Is There a Formula to Successful Worship?

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At some point during this week, I will get an email from my Senior Pastor with his sermon title and the scripture that he plans to use.  If I’m lucky (I know, I don’t believe in luck either), this email will arrive on Monday and quite possibly at least the songs and maybe even the choir anthem might coordinate with what he has handed off to me.

Realistically, the email arrives on Wednesday afternoon or Thursday and I will take what time I can squeeze together as the week comes to a close, attempting to choose music in the vicinity, writing a call to worship for the traditional services and praying that all these elements,  as well as the soloist, will somehow not detract from what he will preach.

Believe it or not, he doesn’t do this to purposely keep me in limbo.  This is the way he functions best as he prays for the leading of the Holy Spirit and what God would have him to preach.  I’m willing to bet that some of you work under similar challenges.  There have been other pastors who kept me clueless regarding what they were preaching until Sunday morning. One would even change the hymns I had chosen, most often to songs unfamiliar to myself and certainly to the congregation.  Upon his departure, I breathed a large sigh of relief.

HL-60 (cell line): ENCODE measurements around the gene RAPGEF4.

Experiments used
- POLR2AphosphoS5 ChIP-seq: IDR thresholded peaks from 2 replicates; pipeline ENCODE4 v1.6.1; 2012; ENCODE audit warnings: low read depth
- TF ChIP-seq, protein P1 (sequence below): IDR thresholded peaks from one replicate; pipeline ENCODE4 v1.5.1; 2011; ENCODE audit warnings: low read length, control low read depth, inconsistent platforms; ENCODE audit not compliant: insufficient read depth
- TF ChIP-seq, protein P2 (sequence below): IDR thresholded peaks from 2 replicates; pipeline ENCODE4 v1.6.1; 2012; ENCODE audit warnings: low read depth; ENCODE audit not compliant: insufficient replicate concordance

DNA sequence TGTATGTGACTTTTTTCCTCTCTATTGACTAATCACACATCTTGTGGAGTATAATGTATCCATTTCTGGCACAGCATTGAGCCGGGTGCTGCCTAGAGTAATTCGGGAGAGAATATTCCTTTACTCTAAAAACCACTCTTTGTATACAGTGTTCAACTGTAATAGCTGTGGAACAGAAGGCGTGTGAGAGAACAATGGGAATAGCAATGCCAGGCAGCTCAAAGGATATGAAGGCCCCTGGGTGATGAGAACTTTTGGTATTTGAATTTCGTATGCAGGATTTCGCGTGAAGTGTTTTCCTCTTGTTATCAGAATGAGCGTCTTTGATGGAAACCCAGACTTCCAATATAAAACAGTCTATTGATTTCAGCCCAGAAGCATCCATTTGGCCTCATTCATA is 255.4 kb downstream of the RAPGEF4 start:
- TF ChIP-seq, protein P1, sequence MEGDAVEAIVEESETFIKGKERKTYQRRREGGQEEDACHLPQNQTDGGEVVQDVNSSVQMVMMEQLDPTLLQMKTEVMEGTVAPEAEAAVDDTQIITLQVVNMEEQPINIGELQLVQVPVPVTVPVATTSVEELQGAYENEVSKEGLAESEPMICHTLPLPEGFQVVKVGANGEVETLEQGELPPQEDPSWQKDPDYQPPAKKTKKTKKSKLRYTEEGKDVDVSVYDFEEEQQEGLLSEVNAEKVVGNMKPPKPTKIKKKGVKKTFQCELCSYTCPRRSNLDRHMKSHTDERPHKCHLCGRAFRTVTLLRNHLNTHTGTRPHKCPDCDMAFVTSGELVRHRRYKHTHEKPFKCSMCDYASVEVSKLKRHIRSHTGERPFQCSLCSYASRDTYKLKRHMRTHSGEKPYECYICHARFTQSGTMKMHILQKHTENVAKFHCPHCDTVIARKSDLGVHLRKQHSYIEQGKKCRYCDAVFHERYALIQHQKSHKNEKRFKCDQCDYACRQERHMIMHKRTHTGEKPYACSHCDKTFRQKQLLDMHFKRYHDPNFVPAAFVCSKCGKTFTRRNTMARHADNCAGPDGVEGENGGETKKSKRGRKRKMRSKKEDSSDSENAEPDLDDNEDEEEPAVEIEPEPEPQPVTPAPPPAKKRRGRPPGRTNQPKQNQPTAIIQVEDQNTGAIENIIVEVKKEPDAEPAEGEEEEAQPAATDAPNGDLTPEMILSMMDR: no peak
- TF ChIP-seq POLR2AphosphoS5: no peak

With almost three decades in music ministry, I have heard most of the seminars on how to design a particular style of worship.  We’ve both heard, “do this” but “don’t do that” talks from nationally known worship leaders.  I would love to say I have implemented all this and now have the perfect formula to give to new church musicians;  buy my book for $29.95 and you, too, can have your congregation worshiping at the snap of your fingers and leaving each weekend, divinely inspired from your time together!  The truth be told, there is no formula.  Just as challenging, what works for your church family many not work at any other church.